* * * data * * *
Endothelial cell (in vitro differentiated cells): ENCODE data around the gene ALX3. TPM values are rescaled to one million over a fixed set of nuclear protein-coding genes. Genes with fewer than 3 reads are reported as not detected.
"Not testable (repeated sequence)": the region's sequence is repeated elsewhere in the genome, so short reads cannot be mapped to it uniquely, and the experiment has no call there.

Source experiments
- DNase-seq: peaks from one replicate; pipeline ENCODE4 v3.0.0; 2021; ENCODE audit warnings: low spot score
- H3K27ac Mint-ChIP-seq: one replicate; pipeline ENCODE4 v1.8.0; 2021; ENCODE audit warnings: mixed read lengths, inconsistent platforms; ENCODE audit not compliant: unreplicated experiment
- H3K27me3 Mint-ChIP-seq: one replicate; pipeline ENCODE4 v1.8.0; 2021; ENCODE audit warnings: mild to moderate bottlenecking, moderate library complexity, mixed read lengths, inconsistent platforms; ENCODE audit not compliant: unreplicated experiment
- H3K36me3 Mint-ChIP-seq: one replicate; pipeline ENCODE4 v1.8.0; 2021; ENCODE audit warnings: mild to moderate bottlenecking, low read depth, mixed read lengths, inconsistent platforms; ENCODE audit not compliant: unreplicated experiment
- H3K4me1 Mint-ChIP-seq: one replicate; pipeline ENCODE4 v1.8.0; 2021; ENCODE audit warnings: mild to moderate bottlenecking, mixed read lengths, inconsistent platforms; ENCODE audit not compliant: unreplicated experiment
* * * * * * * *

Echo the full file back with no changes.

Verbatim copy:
Endothelial cell (in vitro differentiated cells): ENCODE data around the gene ALX3. TPM values are rescaled to one million over a fixed set of nuclear protein-coding genes. Genes with fewer than 3 reads are reported as not detected.
"Not testable (repeated sequence)": the region's sequence is repeated elsewhere in the genome, so short reads cannot be mapped to it uniquely, and the experiment has no call there.

Source experiments
- DNase-seq: peaks from one replicate; pipeline ENCODE4 v3.0.0; 2021; ENCODE audit warnings: low spot score
- H3K27ac Mint-ChIP-seq: one replicate; pipeline ENCODE4 v1.8.0; 2021; ENCODE audit warnings: mixed read lengths, inconsistent platforms; ENCODE audit not compliant: unreplicated experiment
- H3K27me3 Mint-ChIP-seq: one replicate; pipeline ENCODE4 v1.8.0; 2021; ENCODE audit warnings: mild to moderate bottlenecking, moderate library complexity, mixed read lengths, inconsistent platforms; ENCODE audit not compliant: unreplicated experiment
- H3K36me3 Mint-ChIP-seq: one replicate; pipeline ENCODE4 v1.8.0; 2021; ENCODE audit warnings: mild to moderate bottlenecking, low read depth, mixed read lengths, inconsistent platforms; ENCODE audit not compliant: unreplicated experiment
- H3K4me1 Mint-ChIP-seq: one replicate; pipeline ENCODE4 v1.8.0; 2021; ENCODE audit warnings: mild to moderate bottlenecking, mixed read lengths, inconsistent platforms; ENCODE audit not compliant: unreplicated experiment